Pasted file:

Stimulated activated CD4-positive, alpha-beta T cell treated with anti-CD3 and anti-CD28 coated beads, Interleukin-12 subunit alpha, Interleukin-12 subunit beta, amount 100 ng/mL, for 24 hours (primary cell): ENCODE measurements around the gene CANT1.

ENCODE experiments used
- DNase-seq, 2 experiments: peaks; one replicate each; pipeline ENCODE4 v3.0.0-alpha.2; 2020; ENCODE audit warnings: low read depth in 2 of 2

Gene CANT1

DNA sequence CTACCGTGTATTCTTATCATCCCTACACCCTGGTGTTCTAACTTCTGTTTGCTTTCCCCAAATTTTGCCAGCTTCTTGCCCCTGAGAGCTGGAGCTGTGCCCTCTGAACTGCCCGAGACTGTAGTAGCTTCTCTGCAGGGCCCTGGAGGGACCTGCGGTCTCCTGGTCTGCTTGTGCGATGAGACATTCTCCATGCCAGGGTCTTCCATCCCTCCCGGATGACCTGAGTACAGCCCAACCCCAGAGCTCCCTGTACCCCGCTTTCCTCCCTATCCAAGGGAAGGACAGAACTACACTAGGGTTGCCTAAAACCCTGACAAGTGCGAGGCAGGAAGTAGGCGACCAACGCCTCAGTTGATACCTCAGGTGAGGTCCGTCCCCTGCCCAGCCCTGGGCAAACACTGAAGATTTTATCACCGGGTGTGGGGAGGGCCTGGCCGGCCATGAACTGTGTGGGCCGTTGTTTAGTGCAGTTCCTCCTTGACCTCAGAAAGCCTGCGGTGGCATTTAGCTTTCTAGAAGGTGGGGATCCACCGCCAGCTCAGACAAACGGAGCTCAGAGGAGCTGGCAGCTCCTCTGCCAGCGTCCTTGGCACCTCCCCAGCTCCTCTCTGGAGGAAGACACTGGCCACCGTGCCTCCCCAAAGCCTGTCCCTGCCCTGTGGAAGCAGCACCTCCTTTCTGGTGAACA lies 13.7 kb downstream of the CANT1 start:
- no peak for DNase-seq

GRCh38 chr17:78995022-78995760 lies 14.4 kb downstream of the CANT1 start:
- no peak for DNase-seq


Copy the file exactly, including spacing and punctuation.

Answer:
Stimulated activated CD4-positive, alpha-beta T cell treated with anti-CD3 and anti-CD28 coated beads, Interleukin-12 subunit alpha, Interleukin-12 subunit beta, amount 100 ng/mL, for 24 hours (primary cell): ENCODE measurements around the gene CANT1.

ENCODE experiments used
- DNase-seq, 2 experiments: peaks; one replicate each; pipeline ENCODE4 v3.0.0-alpha.2; 2020; ENCODE audit warnings: low read depth in 2 of 2

Gene CANT1

DNA sequence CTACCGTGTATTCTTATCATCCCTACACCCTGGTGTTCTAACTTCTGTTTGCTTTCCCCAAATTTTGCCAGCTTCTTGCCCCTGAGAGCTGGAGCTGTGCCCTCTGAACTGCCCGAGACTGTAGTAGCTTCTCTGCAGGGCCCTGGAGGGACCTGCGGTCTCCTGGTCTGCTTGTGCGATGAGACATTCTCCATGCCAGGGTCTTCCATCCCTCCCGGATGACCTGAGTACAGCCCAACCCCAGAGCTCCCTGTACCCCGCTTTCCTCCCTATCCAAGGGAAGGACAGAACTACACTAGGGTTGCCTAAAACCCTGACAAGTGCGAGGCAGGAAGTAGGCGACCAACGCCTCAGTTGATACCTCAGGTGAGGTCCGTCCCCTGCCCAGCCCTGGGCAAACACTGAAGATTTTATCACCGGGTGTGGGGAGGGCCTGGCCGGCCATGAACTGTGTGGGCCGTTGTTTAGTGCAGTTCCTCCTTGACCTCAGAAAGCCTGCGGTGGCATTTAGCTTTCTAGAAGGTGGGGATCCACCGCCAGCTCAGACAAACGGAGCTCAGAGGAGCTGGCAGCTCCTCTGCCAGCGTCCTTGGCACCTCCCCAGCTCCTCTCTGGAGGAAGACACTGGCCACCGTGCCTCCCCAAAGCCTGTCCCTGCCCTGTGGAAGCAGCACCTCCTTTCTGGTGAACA lies 13.7 kb downstream of the CANT1 start:
- no peak for DNase-seq

GRCh38 chr17:78995022-78995760 lies 14.4 kb downstream of the CANT1 start:
- no peak for DNase-seq